Native-Born | Eve Langley #AWWpoem

East Gippsland panorama | Image source

Native-Born, according to Wikipedia, regularly appears in Australian anthologies. However I had never come across it until an article in The Conversation last year when Donna Mazza^ referenced it.

Mazza declared that,

Native-Born…is still startlingly relevant to contemporary ecofeminism by subtly linking the discovery and cremation of a dead female kangaroo to women and the nature of the Australian landscape.

I was intrigued.

The curious thing is how it relates to her 1942 novel The Pea Pickers. Or perhaps not. Much of Langley’s writing was obsessed with focused on her time living and working in the East Gippsalnd area of Victoria with her sister in the 1920’s, so I shouldn’t have been surprised that her poetry was more of the same.

What struck me with this poem though, was the title and tenth line lamenting that she had ‘no native song’ with which to mourn the dead kangaroo. Eve was born in Australia and therefore, could say she was native-born. The kangaroo is an indigenous animal and also native-born. However, except for the mention of a ‘woomera’ later on the poem, no consideration is given to the Indigenous native-born. If there was a Gunnaikurnai dirge for a dead kangaroo, no white Australian knew it.

I read an interesting comment from Bruce Pascoe in his 2007 book Convincing Ground: Learning to Fall in Love With Your Country that said, The Pea Pickers:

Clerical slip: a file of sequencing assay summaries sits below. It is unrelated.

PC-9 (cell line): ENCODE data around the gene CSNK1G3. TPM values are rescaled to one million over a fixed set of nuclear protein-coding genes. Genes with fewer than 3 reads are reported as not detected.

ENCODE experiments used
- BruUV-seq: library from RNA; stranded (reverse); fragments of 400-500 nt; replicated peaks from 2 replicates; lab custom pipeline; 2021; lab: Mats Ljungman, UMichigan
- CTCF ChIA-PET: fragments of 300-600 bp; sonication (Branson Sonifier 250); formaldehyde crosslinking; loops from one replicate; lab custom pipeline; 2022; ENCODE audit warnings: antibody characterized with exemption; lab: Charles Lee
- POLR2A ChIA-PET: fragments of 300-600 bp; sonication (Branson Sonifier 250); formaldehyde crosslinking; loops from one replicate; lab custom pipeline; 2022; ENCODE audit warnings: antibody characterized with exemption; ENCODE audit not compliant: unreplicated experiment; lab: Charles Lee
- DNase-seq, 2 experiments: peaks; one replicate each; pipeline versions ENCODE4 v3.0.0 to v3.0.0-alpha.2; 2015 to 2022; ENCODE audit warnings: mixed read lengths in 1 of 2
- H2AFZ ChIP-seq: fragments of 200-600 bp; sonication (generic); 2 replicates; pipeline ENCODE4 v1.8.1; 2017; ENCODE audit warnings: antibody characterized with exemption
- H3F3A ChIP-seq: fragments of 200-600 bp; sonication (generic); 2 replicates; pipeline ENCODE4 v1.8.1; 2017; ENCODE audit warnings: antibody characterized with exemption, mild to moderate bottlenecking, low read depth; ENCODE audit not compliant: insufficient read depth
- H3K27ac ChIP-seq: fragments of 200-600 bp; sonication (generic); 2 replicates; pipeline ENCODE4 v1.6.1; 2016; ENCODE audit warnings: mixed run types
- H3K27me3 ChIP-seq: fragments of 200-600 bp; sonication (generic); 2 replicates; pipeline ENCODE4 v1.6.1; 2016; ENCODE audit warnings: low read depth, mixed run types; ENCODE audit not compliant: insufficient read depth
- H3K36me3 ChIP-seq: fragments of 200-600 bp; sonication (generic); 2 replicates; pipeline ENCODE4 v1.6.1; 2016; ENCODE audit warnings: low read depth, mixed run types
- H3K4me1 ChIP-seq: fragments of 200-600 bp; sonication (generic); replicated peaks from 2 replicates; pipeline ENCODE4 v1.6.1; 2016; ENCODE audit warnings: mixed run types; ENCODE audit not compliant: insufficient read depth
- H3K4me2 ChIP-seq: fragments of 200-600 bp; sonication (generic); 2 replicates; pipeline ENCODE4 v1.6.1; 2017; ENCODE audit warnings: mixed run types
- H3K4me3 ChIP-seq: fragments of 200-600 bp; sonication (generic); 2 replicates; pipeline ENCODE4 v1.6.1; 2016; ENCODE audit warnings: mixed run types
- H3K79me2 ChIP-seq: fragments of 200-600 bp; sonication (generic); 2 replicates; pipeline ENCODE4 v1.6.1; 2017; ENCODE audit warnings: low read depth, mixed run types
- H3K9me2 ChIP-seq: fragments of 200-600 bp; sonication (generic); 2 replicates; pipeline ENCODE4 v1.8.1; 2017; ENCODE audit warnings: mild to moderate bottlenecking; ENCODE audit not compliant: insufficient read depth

…is set in the market gardens of East Gippsland and celebrates the Australian worker not in soft focus Empire glory but as it was, full of Italians, Germans and battling Australians. Dramatically different from how the Bulletin saw the iconic worker of the wide brown land… but [Langley] is colour blind. The pea, bean, maize, grape and fruit harvesters of that era were predominantly black…

The picking industry is dominated by Aboriginal families but [after one brief encounter between Steve and an Aboriginal man] Langley never mentions them again, preferring to concentrate on the Italians with whom she shares almost no language but does share the knowledge of European culture…(209–10)

Lucy Treep^^ has a lot more to say about Eve Langley’s approach to indigeneity and Indigenous people in The Pea Pickers and concludes by saying,

In The Pea-pickers, Langley depicts not so much an accurate picture of 1920s rural Australia, as an accurate image of common societal attitudes of that time. The novel works to consolidate most of these attitudes, while seeking to challenge prevalent gender constructions.

It would seem that her poem Native-Born works at the same level.

Native-Born | Eve Langley (1940)

In a white gully among fungus red
Where serpent logs lay hissing at the air,
I found a kangaroo. Tall dewy, dead,
So like a woman, she lay silent there.
Her ivory hands, black-nailed, crossed on her breast
Her skin of sun and moon hues, fallen cold
her brown eyes lay like rivers come to rest
And death had made her black mouth harsh and old
Beside her in the ashes I sat deep
And mourned for her, but had no native song
To flatter death, while down the ploughlands steep
Dark young Camelli whistled loud and long,
'Love, liberty and Italy are all.'